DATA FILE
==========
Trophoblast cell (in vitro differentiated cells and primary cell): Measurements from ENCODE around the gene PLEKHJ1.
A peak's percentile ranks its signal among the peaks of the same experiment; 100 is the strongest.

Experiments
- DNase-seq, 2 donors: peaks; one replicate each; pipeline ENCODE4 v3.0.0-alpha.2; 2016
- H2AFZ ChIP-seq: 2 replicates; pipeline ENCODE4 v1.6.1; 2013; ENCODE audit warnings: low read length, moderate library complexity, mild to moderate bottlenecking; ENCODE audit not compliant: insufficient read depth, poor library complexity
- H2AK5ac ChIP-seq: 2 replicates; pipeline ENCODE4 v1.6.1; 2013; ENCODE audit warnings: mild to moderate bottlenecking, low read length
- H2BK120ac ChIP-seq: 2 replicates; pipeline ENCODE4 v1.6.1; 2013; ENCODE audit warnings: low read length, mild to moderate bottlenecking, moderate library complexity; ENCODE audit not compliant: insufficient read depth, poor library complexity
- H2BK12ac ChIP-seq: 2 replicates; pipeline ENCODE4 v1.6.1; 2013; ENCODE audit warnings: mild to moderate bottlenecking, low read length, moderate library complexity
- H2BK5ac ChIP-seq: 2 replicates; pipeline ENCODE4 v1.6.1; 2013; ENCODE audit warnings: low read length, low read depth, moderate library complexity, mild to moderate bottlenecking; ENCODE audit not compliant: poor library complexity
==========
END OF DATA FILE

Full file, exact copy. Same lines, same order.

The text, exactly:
Trophoblast cell (in vitro differentiated cells and primary cell): Measurements from ENCODE around the gene PLEKHJ1.
A peak's percentile ranks its signal among the peaks of the same experiment; 100 is the strongest.

Experiments
- DNase-seq, 2 donors: peaks; one replicate each; pipeline ENCODE4 v3.0.0-alpha.2; 2016
- H2AFZ ChIP-seq: 2 replicates; pipeline ENCODE4 v1.6.1; 2013; ENCODE audit warnings: low read length, moderate library complexity, mild to moderate bottlenecking; ENCODE audit not compliant: insufficient read depth, poor library complexity
- H2AK5ac ChIP-seq: 2 replicates; pipeline ENCODE4 v1.6.1; 2013; ENCODE audit warnings: mild to moderate bottlenecking, low read length
- H2BK120ac ChIP-seq: 2 replicates; pipeline ENCODE4 v1.6.1; 2013; ENCODE audit warnings: low read length, mild to moderate bottlenecking, moderate library complexity; ENCODE audit not compliant: insufficient read depth, poor library complexity
- H2BK12ac ChIP-seq: 2 replicates; pipeline ENCODE4 v1.6.1; 2013; ENCODE audit warnings: mild to moderate bottlenecking, low read length, moderate library complexity
- H2BK5ac ChIP-seq: 2 replicates; pipeline ENCODE4 v1.6.1; 2013; ENCODE audit warnings: low read length, low read depth, moderate library complexity, mild to moderate bottlenecking; ENCODE audit not compliant: poor library complexity